John Oechsle: It did stagnate when it was owned by Sage, and sat unattended for almost four years. There was very little, if any investment in technology, and there was no marketing and no development. However, it has a phenomenal brand recognition across the world and across the country. If you talk to anyone, in any country, people know Act!. However, when you talk about Act!, they definitely ask you—is Act!still around? We had a challenge, of taking something with great brand recognition, but a tired brand, and figure out how you refresh that. A couple of ways we've done that, obviously, is a lot of brand messaging. But, more importantly, we're taking the technology and the application, refreshing that, making it contemporary, and reintroducing it to the market. That's what we've been working on for the past eighteen to 24 months. That application, which was a tired, desktop only application, was still very functional and had people using it, but people were tired of having to download it to their desktop and buying a perpetual license. So, instead, we created a new portfolio of Act! software, including a pure, software-as-a-service, lighte version of Act!, called Act! Cloud. We just rebranded that recently as Act! Essentials, which costs $10 a month, and is geared towards the solopreneur up to five users. That is pure SaaS, and runs on any device. We then took Act!Premium, the desktop software, wrapped that into APIs, and put it into the cloud. That really lifted the portfolio. So now, we have three main components, Act! Essentials, Act! Premium, and Act! Premium Cloud. We've also decided to move to a subscription model. We found out that, even though we had a contemporary portfolio, modern look and feel, improved brand messaging and a different constituency, no one wants to buy perpetual licenses. They really want a flexible payment system and subscription. That's what we launched recently, which is making our entire portfolio available via subscription. The entry point is Act! Essentials at $10, Act! Premium at $25 per month, which you can either run on your servers or on our cloud, and Act! Premium Cloud for $35 a month. Really, we've completely refreshed our portfolio. Everyone is talking about the new Act!, which has the same great functionality, is now cloud based and subscription based, and runs on any device.

How would you compare this to Salesforce and other CRM companies—where is your sweet spot?

John Oechsle: Our sweet spot is micro and small businesses. We define micro as one employee or solopreneur, to probably ten employees. Anything from ten to fifty employees is what we think of as a small business. Our super sweet spot is one to 25 employees. If you look at the competitive field, there is Salesforce, SugarCRM, and Microsoft, and they're all bigger players. However, they don't like to come anywhere below forty seats, because below forty and it's just not economic for them. So, we don't run into them very often, except every so often, when someone might be looking for fifty seats, and they might include us. At the lower end, we'll run into Zoho and Insightly, but we never see Goldmine anymore—I don't think they're even a viable competitor. But, believe it or not, our biggest competitor in that area are Excel spreadsheet and Microsoft Outlook. People at the very low end are using that. Once they take a look, they see that we have an ability to help provide an essential point of information on their customers, and to help market to those customers, and capture every interaction across their business, and that we even offer a recommendation engine. One of the most difficult things for micro and small businesses, is that they don't have a lot of time to sit in front of software, and enter data, and get a Ph.D. In computer science to write reports and that sort of thing.What we do, is provide a recommendation engine, which creates a to-do list, which on the low end gives you a call list, and at the upper end gives you an action list, which basically tells you every day what the next interaction you should have, in order to continue to drive a transaction. The software actually works for them, and with them, rather than you working for the software. That's a big differentiator.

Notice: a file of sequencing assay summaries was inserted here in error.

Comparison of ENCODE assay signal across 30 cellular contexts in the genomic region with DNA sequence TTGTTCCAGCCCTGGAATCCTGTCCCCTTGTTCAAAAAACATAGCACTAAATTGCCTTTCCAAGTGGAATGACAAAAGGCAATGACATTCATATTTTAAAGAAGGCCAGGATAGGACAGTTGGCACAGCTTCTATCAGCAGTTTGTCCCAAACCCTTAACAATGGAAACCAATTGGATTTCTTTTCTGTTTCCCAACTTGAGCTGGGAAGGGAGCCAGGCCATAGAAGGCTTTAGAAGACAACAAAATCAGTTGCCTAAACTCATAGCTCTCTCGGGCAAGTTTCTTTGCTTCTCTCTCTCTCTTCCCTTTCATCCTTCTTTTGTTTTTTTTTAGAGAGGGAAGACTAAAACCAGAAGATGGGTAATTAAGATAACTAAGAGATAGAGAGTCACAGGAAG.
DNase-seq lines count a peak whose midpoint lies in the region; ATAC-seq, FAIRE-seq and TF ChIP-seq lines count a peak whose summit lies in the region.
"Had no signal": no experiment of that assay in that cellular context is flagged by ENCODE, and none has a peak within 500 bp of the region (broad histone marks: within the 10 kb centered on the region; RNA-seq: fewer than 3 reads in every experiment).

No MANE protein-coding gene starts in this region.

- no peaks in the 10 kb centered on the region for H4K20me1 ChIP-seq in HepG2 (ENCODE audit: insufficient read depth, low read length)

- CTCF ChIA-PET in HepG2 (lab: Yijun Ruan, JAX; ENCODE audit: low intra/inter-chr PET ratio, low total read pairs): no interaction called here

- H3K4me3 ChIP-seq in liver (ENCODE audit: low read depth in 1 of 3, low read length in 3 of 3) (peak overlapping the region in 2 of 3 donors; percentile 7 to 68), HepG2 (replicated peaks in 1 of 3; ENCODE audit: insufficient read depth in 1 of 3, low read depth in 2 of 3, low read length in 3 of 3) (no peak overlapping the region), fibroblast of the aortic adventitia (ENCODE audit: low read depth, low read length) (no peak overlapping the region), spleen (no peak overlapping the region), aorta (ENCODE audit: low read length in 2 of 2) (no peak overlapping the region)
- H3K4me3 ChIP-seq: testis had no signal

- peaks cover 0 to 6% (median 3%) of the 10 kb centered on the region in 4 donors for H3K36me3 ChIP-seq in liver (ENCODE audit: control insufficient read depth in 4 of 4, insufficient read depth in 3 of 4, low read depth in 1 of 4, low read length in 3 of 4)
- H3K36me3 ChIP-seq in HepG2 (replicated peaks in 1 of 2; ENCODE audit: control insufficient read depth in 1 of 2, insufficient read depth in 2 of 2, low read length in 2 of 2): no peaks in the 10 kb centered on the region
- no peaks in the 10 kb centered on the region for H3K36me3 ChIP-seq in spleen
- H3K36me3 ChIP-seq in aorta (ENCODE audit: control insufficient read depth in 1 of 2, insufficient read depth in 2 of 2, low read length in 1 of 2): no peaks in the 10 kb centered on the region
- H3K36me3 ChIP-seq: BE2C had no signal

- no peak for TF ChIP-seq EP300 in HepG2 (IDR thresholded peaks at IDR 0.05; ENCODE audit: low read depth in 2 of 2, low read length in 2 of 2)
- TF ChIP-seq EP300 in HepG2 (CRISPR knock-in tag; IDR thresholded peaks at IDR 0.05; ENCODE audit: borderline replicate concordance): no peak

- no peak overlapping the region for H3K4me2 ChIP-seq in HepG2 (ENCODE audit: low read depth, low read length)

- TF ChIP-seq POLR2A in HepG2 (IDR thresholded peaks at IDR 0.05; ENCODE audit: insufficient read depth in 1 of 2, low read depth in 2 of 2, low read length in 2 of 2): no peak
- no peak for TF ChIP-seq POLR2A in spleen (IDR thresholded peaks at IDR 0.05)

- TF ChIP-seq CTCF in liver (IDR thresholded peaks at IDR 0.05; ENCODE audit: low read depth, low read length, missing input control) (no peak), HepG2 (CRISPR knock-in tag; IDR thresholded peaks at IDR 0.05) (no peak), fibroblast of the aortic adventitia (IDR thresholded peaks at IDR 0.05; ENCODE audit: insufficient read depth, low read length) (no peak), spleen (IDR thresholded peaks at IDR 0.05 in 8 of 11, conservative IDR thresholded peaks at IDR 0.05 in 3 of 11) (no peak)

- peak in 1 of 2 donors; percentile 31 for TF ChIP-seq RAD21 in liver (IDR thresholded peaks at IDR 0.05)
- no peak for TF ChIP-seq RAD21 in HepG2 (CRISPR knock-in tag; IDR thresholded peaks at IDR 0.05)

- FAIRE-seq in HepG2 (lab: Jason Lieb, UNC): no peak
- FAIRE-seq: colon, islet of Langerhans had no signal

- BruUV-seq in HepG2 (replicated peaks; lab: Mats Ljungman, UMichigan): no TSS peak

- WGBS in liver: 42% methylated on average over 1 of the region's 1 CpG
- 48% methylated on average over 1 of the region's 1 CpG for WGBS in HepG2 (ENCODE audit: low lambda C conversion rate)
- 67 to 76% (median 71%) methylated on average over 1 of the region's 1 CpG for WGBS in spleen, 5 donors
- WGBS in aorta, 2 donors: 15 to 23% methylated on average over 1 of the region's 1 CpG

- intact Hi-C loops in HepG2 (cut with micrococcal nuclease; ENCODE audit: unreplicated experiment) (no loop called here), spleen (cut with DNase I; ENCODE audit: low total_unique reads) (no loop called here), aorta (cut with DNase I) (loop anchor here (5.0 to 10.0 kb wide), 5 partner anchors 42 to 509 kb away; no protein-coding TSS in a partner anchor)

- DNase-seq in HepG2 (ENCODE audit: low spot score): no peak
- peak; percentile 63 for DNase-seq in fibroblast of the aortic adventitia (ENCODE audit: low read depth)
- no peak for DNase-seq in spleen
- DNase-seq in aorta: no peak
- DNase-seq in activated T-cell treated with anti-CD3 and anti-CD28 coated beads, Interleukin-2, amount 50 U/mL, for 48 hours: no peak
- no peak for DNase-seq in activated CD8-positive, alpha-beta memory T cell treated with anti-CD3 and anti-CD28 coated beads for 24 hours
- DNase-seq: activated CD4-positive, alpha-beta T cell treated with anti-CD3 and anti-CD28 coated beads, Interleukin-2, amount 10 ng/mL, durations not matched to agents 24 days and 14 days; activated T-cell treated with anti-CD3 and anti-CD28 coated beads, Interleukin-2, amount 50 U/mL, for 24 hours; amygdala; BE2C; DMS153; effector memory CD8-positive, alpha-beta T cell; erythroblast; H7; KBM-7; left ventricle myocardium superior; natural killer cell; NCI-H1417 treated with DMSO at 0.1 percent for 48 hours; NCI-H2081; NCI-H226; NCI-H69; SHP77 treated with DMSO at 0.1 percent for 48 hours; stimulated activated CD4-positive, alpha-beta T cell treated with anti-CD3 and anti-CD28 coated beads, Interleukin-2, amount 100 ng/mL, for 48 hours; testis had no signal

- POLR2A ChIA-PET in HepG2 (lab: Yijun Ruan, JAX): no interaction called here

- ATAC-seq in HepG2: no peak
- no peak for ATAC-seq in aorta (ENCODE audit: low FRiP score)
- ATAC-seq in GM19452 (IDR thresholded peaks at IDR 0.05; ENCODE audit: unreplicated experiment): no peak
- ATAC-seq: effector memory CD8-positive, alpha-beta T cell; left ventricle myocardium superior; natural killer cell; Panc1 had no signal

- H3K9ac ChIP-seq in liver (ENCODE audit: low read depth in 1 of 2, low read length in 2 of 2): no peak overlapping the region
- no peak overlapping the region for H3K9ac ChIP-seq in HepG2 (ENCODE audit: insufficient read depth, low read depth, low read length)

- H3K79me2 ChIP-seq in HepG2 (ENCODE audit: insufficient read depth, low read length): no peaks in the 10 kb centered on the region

What's your big goal now, and what should we be watching for?

John Oechsle: Right now, we have over 400,000 active users. We'd like to see fifty percent of them convert in the next 24 months to a subscription plan, and would like to see another 100,000 net new users added to the platform. At that point, we'll have almost 75 percent of our existing customer base on our new subscription plan. The other thing to be looking out for, now that we've released our subscription plan and platform, is to continue to add to that platform, both with strategic partnerships, acquisitions, or just pure integration with things like Office365, native Mac iOS and Android clients, and integration with different payment systems. There's also a whole set of integration with e-commerce products out there. We're spending an enormous amount of time taking conversion and retention, and integrating it across the entire small business stack.